Educating MKs on the Nuances of Diaspora Life: An Op-Ed

Dear Friends,

Today I share with you the first of two op-eds by members of the Israeli Knesset that appeared recently on JTA, the primary global news service of the Jewish community.

As always, please feel free to share your thoughts and comments with me and all our readers.  We want to hear from you.

– Jay Ruderman

Educating MKs on the Nuances of Diaspora Life

By Faina Kirshenbaum, Knesset member from the Yisrael Beitenu party

As an immigrant to Israel, a woman and a member of the Knesset, I must juggle many sensitivities and responsibilities. I do this with great honor and try to be responsive to competing demands and ideals. Sometimes this means that I have to examine fundamental beliefs.

When I made aliyah in 1973 from the former Soviet Union, I was of the firm opinion that Jews everywhere should come and live in Israel. But over the years I have come to see things differently. This was brought home to me in an even more persuasive way following a week-long visit to the American Jewish community earlier this year as part of the Ruderman Fellows Program for members of the Knesset sponsored by the Ruderman Family Foundation.

Together with five colleagues from across the Israeli political spectrum, we engaged with American Jewish leaders and activists who opened our eyes to American Jewish thinking and priorities. In New York and Boston, Ruderman Fellows met many different streams — Reform, Conservative and so on, and learned about the growing phenomenon of non-traditional approaches to Judaism. This was not easy for me.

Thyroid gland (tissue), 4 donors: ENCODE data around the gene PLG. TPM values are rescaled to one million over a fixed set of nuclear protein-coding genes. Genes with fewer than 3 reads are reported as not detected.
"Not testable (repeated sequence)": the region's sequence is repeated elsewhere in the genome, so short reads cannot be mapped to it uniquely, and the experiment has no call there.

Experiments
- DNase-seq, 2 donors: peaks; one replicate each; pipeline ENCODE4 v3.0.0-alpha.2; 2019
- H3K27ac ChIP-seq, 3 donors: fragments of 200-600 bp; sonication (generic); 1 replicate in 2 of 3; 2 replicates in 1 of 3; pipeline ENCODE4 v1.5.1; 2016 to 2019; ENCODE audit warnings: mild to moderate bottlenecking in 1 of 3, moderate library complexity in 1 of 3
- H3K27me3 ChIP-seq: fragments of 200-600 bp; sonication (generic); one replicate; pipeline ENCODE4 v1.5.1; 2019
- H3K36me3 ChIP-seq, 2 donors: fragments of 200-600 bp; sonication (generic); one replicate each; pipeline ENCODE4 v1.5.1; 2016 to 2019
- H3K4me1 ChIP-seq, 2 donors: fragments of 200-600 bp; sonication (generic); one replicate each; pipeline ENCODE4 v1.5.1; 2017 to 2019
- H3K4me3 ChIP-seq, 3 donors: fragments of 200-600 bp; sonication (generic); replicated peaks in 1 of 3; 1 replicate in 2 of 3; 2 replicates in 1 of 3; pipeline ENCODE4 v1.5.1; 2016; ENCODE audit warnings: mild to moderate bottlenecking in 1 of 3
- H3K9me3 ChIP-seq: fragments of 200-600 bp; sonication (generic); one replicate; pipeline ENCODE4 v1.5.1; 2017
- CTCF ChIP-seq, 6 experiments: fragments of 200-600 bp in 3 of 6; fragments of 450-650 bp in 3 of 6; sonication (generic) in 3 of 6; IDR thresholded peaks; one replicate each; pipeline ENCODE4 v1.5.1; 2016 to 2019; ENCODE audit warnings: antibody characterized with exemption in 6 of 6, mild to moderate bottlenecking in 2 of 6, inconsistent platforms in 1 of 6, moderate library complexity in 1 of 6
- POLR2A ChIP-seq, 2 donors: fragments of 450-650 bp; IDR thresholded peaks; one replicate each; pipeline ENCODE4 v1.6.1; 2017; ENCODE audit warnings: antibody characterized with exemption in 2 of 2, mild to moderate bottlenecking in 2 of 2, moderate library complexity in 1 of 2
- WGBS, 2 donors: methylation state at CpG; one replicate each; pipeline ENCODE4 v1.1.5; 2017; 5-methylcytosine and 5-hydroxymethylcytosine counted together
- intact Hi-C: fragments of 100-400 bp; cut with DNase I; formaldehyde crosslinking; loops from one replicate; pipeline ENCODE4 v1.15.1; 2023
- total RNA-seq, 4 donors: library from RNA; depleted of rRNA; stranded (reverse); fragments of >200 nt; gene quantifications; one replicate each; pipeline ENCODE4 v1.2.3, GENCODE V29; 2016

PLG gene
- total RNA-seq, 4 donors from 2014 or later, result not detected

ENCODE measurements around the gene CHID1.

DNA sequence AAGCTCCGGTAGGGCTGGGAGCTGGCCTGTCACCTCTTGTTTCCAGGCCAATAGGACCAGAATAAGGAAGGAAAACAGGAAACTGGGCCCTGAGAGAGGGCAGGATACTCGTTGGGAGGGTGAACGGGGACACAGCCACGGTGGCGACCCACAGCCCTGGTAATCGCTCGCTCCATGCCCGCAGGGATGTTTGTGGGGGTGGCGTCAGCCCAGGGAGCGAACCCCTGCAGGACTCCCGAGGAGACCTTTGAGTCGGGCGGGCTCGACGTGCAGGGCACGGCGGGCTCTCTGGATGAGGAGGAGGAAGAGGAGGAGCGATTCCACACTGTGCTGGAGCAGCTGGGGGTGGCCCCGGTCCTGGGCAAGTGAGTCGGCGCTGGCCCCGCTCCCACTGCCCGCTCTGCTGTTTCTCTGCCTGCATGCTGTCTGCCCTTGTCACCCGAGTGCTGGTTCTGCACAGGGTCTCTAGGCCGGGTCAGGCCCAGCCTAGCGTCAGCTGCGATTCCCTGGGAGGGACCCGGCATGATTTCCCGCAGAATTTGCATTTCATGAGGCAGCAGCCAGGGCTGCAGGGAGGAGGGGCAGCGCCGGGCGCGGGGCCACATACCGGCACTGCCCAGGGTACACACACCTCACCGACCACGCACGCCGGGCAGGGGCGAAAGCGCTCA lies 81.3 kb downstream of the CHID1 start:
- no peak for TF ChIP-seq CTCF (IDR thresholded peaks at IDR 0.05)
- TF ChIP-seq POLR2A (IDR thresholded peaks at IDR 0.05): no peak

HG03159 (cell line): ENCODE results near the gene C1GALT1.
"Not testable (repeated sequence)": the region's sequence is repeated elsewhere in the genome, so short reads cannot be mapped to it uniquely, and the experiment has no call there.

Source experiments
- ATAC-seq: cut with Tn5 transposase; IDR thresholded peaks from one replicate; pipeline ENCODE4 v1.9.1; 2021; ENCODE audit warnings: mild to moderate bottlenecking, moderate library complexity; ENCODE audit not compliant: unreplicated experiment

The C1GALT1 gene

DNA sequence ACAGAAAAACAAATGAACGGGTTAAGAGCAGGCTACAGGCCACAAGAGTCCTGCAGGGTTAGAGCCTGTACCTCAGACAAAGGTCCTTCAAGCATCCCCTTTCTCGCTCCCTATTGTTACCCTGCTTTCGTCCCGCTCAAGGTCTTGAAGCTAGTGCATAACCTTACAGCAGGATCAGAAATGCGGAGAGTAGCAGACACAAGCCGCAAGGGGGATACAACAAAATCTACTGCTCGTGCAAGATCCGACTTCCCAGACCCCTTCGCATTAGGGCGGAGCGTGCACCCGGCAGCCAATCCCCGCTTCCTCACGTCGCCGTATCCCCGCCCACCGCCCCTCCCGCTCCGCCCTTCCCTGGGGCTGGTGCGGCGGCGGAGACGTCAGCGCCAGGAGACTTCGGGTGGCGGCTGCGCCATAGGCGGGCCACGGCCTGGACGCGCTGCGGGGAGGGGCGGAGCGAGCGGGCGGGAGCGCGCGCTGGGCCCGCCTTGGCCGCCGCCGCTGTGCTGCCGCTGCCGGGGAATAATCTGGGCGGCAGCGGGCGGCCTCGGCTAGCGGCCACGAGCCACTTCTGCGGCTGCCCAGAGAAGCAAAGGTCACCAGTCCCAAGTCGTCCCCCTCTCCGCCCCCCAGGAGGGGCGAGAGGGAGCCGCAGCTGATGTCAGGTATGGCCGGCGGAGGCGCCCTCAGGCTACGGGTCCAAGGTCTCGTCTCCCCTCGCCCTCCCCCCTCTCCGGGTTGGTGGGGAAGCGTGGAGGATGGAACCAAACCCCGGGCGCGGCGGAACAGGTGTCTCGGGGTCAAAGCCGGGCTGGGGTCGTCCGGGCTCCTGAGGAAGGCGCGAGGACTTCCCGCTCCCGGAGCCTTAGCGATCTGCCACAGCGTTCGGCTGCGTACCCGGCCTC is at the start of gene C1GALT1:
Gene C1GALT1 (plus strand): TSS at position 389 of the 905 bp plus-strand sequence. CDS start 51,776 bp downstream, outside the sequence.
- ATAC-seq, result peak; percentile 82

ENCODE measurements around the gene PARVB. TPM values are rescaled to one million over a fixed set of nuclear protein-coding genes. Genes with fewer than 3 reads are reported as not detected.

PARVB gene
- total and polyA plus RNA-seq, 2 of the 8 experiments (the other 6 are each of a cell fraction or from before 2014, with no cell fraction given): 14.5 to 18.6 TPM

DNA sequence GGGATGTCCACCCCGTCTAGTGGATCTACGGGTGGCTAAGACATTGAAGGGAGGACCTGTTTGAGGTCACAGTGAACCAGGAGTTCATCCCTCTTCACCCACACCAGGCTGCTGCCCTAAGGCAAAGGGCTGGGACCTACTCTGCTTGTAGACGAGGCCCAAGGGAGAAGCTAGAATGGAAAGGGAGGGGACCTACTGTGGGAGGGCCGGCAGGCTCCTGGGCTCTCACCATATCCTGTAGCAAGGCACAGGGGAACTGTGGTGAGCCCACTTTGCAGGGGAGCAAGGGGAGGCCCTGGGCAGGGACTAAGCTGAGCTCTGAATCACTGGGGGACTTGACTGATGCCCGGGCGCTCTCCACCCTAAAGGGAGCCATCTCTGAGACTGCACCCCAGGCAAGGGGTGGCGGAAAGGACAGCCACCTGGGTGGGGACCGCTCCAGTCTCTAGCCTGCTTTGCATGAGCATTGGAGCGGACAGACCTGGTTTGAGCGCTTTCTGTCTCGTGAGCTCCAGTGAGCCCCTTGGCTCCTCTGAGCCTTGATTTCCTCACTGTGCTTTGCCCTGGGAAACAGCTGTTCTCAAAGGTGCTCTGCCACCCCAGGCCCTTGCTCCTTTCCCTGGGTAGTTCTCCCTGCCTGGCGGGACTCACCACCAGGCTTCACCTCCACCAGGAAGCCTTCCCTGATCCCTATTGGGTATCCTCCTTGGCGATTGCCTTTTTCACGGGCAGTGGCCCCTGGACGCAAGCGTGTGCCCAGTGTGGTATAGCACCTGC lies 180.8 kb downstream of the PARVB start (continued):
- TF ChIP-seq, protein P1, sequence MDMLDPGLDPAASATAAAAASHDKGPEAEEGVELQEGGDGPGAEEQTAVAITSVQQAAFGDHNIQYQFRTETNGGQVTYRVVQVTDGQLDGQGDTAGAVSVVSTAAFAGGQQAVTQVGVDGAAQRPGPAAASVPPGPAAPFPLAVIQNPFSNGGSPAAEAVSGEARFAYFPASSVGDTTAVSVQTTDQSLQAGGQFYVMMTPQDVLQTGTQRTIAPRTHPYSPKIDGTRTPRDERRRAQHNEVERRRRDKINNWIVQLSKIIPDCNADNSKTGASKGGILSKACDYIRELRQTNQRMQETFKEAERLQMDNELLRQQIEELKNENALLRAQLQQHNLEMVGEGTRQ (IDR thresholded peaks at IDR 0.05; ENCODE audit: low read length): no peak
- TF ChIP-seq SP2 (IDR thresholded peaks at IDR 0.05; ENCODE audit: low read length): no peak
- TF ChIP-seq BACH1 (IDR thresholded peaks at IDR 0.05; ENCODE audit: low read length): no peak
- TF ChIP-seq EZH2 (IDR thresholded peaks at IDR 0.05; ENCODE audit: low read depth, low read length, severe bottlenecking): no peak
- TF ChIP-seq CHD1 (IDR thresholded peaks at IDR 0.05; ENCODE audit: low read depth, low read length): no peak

I believe that sooner or later we will lose a large part of this community. Therefore it is of the greatest importance that we work hard to embrace these non-traditional families and help them sustain Jewish identification and affiliation to turn as many as possible into Jews.

Along with the tremendous religious diversity, I also found many differences of opinion on Israel among American Jews. I was especially struck by a sense of hostility that we found in the Boston community. At some points I even thought, “What use is a Diaspora that thinks this way about Israel?”

Of course, the very purpose of the Ruderman program was to introduce Israeli legislators to the variety of opinion and activity that characterizes the American Jewish community– to get us to understand what this community is thinking even if that thinking is anathema to our own. But we must establish a shared platform for discourse and exchange because only in dialogue can the Jewish world find the commonality of spirit and commitment to ensure our joint future.

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